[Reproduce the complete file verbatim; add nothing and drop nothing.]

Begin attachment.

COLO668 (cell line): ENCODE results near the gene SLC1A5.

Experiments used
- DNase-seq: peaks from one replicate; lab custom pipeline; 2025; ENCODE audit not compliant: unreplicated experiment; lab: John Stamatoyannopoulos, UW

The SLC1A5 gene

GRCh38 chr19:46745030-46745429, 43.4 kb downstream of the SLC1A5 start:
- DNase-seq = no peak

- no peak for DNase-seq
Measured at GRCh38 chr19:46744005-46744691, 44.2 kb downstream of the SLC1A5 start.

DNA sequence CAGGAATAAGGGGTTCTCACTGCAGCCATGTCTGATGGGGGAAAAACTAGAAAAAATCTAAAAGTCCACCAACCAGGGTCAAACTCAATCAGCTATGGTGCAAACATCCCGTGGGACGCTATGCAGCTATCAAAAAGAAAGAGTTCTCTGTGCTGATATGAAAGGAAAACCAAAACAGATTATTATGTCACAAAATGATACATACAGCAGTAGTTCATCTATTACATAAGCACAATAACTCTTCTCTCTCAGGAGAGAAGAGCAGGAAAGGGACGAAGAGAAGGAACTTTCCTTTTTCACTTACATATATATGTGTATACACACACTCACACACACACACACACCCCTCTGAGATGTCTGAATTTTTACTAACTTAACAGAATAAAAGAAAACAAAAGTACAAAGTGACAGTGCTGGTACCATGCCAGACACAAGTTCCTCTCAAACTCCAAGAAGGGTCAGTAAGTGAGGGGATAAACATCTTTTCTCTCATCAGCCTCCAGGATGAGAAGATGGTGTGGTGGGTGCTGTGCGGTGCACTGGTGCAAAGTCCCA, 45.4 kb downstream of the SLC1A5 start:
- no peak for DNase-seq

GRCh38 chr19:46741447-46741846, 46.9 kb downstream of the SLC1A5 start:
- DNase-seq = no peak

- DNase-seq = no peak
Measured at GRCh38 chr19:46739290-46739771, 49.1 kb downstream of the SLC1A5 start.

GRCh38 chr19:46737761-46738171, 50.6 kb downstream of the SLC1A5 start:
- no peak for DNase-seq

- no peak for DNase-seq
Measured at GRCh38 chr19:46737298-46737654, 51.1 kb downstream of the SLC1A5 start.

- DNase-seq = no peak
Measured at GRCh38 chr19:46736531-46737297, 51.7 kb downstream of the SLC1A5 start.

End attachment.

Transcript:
COLO668 (cell line): ENCODE results near the gene SLC1A5.

Experiments used
- DNase-seq: peaks from one replicate; lab custom pipeline; 2025; ENCODE audit not compliant: unreplicated experiment; lab: John Stamatoyannopoulos, UW

The SLC1A5 gene

GRCh38 chr19:46745030-46745429, 43.4 kb downstream of the SLC1A5 start:
- DNase-seq = no peak

- no peak for DNase-seq
Measured at GRCh38 chr19:46744005-46744691, 44.2 kb downstream of the SLC1A5 start.

DNA sequence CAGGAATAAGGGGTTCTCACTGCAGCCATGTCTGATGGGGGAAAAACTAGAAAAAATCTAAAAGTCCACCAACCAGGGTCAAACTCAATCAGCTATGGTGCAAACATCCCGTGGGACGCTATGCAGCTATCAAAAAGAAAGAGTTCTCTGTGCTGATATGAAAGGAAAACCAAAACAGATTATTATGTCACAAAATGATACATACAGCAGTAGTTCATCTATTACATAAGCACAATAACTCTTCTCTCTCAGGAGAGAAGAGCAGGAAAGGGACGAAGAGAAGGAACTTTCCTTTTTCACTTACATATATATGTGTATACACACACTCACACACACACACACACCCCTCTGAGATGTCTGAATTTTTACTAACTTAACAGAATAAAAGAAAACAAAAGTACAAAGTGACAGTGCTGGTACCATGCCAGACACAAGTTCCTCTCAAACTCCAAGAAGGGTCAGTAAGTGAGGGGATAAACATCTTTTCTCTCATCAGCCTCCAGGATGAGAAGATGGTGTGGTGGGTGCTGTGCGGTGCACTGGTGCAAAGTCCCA, 45.4 kb downstream of the SLC1A5 start:
- no peak for DNase-seq

GRCh38 chr19:46741447-46741846, 46.9 kb downstream of the SLC1A5 start:
- DNase-seq = no peak

- DNase-seq = no peak
Measured at GRCh38 chr19:46739290-46739771, 49.1 kb downstream of the SLC1A5 start.

GRCh38 chr19:46737761-46738171, 50.6 kb downstream of the SLC1A5 start:
- no peak for DNase-seq

- no peak for DNase-seq
Measured at GRCh38 chr19:46737298-46737654, 51.1 kb downstream of the SLC1A5 start.

- DNase-seq = no peak
Measured at GRCh38 chr19:46736531-46737297, 51.7 kb downstream of the SLC1A5 start.